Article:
This location has only recently disappeared—in fact, we’re still in the end stages of losing it as crews chomp the thing down.

Alex Garland for Curbed Seattle

Dick's Drive-In

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In a cut scene available on the DVD, we see Lloyd's car pass by the Wallingford Dick's Drive In as they search for Mike's house.

Guild 45th Theatre

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While driving around town in a post-breakup haze (and speaking into a tape recorder), Lloyd drives past the Guild 45th Theatre in Wallingford. While the theater closed in 2017, although it’s still a recognizable fixture of the Wallingford drag.

Seattleites will appreciate that almost immediately after passing it, he drives by Westlake Center in downtown.

Bob's Java Jive

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Lloyd past a weird teapot-shaped building while sorting himself out after his break-up with Diane. This is Bob's Java Jive at 2102 South Tacoma Way in Tacoma. The historic landmark was also used as a location in the film I Love You To Death.

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Corey's House

Corey, played by Lili Taylor, calls this Ballard house home in the film. It's still there, though there's now a pretty large neighbor next door. Still has a great view of Shilshole Bay, though.

Address is approximate.

Two Craftsman-style houses along a wide street with a cloudy sky in the background. Sarah Anne Lloyd

Waiting for the Interurban

The first lyrics in the song that plays over the credits are, "This may come as a shocking surprise." That's pretty apt now since one of the next images is a shot of Fremont's iconic Waiting For The Interurban with a now-impossible backdrop that includes a clear look out on Lake Union. Today, there's a few big buildings and a Blue Moon Burgers blocking that view.

Wallingford Custom Framing and Assistance League Thrift Shop

On his way to graduation, Lloyd drives by Wallingford Custom Framing and the Assistance League thrift shop in one of the converted homes along 45th Street. Today Assistance League is still there—it even took over the old Custom Framing house—and right next door is Tilth.

Two Craftsman-style houses along an arterial street. The one to the left is partially obscured by a tree. Sarah Anne Lloyd

Lakeview Boulevard Overpass

The cassette in Lloyd's tape deck breaks down as he drives over this bridge into Seattle. Continuity is not Cameron Crowe's friend here as the very next shot shows the car driving past houses. If you're wondering what happened to that “Welcome to Seattle” sign, it's not real—this bridge is kind of in the middle of the city, and in real life, there’s just a sign warning you to not throw stuff off it.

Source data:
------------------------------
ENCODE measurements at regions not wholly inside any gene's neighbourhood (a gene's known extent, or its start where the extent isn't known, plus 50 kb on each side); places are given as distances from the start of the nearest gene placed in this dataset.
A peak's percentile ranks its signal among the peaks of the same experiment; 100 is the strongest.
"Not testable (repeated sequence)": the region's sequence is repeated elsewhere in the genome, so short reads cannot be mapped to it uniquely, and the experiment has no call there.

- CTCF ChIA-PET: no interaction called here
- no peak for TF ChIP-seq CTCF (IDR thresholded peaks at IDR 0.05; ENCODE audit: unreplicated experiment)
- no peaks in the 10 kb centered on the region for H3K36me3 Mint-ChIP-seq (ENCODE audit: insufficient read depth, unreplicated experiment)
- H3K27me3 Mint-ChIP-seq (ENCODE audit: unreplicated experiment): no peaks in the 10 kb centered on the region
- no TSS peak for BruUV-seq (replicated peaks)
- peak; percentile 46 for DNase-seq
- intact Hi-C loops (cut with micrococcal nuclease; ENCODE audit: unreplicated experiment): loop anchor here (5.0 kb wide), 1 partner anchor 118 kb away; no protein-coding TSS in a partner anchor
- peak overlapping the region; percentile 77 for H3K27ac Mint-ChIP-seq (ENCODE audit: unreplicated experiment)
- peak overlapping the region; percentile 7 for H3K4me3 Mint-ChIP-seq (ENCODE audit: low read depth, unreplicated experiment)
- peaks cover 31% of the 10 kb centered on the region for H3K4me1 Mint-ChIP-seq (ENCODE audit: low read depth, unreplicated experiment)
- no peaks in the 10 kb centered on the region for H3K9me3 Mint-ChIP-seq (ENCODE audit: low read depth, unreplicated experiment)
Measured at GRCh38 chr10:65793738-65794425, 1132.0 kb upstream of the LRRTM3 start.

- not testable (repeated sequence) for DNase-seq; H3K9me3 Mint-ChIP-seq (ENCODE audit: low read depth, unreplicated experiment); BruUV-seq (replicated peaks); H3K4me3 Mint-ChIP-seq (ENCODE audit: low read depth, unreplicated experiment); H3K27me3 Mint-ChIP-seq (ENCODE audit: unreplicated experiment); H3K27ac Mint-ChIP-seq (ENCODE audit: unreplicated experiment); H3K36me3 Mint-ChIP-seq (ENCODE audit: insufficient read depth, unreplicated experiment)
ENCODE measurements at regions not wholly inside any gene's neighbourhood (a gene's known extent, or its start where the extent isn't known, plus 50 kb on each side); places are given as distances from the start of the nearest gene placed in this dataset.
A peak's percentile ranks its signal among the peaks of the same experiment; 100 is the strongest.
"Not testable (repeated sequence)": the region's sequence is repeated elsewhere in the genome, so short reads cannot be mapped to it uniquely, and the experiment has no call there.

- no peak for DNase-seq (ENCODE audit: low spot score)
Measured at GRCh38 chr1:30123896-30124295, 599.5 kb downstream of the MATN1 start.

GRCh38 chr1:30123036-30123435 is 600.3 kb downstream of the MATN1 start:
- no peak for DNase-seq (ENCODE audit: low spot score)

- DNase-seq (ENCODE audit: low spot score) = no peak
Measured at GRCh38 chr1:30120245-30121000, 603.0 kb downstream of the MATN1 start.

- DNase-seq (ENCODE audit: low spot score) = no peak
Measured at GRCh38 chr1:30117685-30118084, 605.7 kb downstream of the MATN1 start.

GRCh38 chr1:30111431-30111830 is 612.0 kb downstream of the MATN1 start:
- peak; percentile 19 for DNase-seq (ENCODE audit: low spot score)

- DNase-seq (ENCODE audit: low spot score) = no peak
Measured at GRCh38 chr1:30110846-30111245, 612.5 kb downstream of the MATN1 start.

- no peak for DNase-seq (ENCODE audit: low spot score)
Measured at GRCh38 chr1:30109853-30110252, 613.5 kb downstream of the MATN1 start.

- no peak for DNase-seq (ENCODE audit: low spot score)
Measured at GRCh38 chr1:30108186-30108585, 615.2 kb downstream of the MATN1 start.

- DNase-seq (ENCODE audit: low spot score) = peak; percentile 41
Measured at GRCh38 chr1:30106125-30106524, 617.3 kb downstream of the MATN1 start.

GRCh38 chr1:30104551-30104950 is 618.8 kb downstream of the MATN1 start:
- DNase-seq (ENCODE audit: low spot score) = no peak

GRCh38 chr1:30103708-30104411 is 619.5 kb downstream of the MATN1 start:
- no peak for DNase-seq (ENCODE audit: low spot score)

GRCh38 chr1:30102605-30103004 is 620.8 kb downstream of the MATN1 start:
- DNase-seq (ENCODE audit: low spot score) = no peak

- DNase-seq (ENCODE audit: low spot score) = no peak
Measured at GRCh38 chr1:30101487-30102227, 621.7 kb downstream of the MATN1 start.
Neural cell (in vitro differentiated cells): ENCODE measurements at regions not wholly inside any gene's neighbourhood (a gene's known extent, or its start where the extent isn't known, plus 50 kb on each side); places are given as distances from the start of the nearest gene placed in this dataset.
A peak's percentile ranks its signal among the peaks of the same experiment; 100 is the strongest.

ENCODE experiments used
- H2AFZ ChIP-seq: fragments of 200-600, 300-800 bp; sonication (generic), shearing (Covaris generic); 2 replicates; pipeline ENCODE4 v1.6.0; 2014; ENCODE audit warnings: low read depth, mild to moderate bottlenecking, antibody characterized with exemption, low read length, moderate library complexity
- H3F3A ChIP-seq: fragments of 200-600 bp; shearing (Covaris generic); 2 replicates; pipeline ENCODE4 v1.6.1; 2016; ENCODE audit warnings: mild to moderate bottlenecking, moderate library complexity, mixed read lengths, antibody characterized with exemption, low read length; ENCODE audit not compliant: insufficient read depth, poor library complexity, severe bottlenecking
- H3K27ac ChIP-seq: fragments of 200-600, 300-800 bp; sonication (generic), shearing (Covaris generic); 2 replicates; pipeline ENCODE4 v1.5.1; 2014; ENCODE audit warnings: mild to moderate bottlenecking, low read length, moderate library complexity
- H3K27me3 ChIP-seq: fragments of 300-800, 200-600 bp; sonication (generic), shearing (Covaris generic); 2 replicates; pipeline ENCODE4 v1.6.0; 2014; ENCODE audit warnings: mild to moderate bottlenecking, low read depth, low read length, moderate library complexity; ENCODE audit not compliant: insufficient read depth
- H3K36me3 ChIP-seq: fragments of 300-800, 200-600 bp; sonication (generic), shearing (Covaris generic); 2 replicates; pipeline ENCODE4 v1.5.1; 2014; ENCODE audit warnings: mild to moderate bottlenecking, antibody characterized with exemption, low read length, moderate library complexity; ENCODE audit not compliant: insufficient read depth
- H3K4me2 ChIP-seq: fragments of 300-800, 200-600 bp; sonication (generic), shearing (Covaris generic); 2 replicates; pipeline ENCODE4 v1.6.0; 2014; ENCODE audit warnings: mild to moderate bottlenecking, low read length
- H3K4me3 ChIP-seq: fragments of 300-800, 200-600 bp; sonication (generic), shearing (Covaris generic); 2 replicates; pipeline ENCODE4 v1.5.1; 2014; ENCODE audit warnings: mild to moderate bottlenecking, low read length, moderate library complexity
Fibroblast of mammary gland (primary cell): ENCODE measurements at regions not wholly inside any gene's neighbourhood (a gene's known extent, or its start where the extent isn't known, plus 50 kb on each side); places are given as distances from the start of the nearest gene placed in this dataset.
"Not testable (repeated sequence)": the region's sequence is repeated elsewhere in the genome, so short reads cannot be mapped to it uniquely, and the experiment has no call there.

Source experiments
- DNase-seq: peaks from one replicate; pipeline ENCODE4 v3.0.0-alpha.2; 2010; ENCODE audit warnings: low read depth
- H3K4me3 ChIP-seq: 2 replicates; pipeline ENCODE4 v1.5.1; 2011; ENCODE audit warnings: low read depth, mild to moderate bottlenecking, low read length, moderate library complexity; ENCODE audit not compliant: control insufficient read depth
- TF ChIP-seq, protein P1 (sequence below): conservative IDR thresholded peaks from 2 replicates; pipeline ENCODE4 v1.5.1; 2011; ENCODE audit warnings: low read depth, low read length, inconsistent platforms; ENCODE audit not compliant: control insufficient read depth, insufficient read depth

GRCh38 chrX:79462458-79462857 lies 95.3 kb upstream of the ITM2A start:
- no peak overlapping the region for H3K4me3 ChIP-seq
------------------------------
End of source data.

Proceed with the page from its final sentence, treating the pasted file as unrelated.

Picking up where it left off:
The entrance to a freeway overpass on a sunny day. A sign to the right warns of a fine for throwing stuff off the bridge. There are cranes and skyscrapers in the background. Sarah Anne Lloyd

Auditorium Cleaners

Diane and her father drive down North 35th Street past the former Auditorium Cleaners on their way to graduation. The Hand That Rocks The Cradle also filmed a scene right here. The cleaning place—along with its iconic sign—is long gone, and now it’s home to local-goods boutique Show Pony.

Westlake Center

It's called “Bell Square Mall” in the film, but the site of Lloyd and Diane's first date is actually Westlake Center. Lloyd drives past the entrance on Pine Street between Fourth and Fifth Avenue. Look for Cameron Crowe as a pedestrian in front of the mall as Lloyd drives by.

A post shared by M Quah 안히영 (@one.sixfour) on

Alaskan Way Viaduct

As Lloyd and Diane drive Mike home after the party date, they drive on the Alaskan Way Viaduct toward Downtown Seattle. The skyline appears as we transition from late night to early evening.

This location has only recently disappeared—in fact, we’re still in the end stages of losing it as crews chomp the thing down.

Alex Garland for Curbed Seattle

Dick's Drive-In

In a cut scene available on the DVD, we see Lloyd's car pass by the Wallingford Dick's Drive In as they search for Mike's house.

Guild 45th Theatre

While driving around town in a post-breakup haze (and speaking into a tape recorder), Lloyd drives past the Guild 45th Theatre in Wallingford. While the theater closed in 2017, although it’s still a recognizable fixture of the Wallingford drag.

Seattleites will appreciate that almost immediately after passing it, he drives by Westlake Center in downtown.

Bob's Java Jive

Lloyd past a weird teapot-shaped building while sorting himself out after his break-up with Diane. This is Bob's Java Jive at 2102 South Tacoma Way in Tacoma. The historic landmark was also used as a location in the film I Love You To Death.